As businesses extend the reach of their applications to customers and suppliers, pinpointing problems becomes more difficult. AppFirst is trying to make its mark in the application performance monitoring space with a free server monitoring tool.
As businesses extend the reach of their applications to customers and suppliers, pinpointing problems becomes more difficult. AppFirst is trying to make its mark in the application performance monitoring space with a free server monitoring tool.The company announced AppFirst Basic, a server based performance management tool. One challenge in determining application performance is figuring out what to monitor. Vendors are not able to look at all interactions in real time, so they pick various places to sit as information moves from place to place and examine different interactions. AppFirst's tools are stationed on the server and watch what the server operating system is doing. System administrators can use various dashboards to deduce how their IT infrastructure is performing.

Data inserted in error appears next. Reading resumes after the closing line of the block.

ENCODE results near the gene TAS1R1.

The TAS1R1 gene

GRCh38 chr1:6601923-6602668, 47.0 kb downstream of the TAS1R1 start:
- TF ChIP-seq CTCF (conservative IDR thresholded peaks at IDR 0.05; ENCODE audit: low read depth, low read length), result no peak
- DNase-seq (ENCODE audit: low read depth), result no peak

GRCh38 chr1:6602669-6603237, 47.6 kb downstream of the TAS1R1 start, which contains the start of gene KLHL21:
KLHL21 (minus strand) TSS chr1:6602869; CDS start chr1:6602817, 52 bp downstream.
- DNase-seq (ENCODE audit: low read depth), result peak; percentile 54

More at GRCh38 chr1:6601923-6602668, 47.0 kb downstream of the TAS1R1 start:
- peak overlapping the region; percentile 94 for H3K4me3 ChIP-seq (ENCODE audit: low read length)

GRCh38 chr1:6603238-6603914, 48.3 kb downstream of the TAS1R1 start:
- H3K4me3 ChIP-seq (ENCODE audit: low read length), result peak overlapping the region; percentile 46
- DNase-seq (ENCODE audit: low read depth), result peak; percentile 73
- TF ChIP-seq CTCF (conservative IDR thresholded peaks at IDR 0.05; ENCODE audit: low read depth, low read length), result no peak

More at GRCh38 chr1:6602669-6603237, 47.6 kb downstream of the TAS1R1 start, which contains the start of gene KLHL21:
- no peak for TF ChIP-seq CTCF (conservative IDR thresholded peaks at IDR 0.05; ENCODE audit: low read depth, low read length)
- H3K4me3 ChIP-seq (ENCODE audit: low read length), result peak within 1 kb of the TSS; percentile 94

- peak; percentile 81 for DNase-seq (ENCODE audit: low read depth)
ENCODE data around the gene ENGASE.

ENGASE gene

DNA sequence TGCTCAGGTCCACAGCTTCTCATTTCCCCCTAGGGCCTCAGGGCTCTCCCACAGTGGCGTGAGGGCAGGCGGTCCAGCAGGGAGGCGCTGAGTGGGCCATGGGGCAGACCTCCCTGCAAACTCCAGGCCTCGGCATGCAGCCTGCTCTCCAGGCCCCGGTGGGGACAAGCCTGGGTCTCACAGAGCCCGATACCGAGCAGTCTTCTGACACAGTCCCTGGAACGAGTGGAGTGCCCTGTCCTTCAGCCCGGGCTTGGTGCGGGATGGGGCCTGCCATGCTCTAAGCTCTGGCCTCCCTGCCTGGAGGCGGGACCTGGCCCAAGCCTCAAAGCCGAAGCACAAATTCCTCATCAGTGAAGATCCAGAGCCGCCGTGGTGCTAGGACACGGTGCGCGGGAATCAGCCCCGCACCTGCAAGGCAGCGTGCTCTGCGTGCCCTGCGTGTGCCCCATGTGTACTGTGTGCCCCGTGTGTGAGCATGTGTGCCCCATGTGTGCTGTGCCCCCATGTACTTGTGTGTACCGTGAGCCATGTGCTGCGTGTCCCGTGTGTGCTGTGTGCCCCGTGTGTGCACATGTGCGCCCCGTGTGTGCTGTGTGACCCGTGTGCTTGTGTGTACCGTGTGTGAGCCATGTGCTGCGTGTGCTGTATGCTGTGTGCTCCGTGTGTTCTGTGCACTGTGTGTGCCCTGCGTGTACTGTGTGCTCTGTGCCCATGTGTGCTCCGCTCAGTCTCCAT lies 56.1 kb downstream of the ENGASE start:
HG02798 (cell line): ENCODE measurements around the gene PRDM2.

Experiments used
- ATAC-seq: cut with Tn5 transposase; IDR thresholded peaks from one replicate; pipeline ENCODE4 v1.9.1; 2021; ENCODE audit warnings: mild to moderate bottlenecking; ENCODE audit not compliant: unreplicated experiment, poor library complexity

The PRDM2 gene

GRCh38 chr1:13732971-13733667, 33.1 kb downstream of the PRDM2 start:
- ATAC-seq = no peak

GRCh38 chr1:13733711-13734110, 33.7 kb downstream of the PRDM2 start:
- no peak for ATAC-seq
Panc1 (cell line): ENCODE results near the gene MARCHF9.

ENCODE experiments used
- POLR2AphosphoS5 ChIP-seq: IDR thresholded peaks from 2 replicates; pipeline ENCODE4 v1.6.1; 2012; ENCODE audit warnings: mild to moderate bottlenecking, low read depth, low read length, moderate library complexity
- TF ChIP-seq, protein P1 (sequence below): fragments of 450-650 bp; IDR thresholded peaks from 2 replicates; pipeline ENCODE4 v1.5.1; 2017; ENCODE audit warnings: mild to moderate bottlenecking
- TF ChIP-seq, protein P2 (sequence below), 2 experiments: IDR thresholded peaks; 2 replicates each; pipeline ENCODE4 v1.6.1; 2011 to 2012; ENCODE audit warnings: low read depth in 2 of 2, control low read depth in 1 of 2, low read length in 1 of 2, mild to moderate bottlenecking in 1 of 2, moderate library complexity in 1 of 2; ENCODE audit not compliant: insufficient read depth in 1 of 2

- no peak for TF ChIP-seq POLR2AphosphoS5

The company's goal is to convince businesses to upgrade to its AppFirst Professional or AppFirst Unlimited performance monitoring tools, which are priced from $10 to $18 per server monitored per month. These products include features so companies can pinpoint trouble spots and take corrective actions to remedy any performance problems.
Founded in 2009, AppFirst has entered a marketplace that has been strewn with a wide variety of vendors with a bevy of methods of collecting performance data. The vendor's approach may appeal to some corporations, but it also could have difficulty wedging its way into this crowded space.
The Business of Going DigitalDigital business isn't about changing code; it's about changing what legacy sales, distribution, customer service, and product groups do in the new digital age. It's about bringing big data analytics, mobile, social, marketing automation, cloud computing, and the app economy together to launch new products and services. We're seeing new titles in this digital revolution, new responsibilities, new business models, and major shifts in technology spending.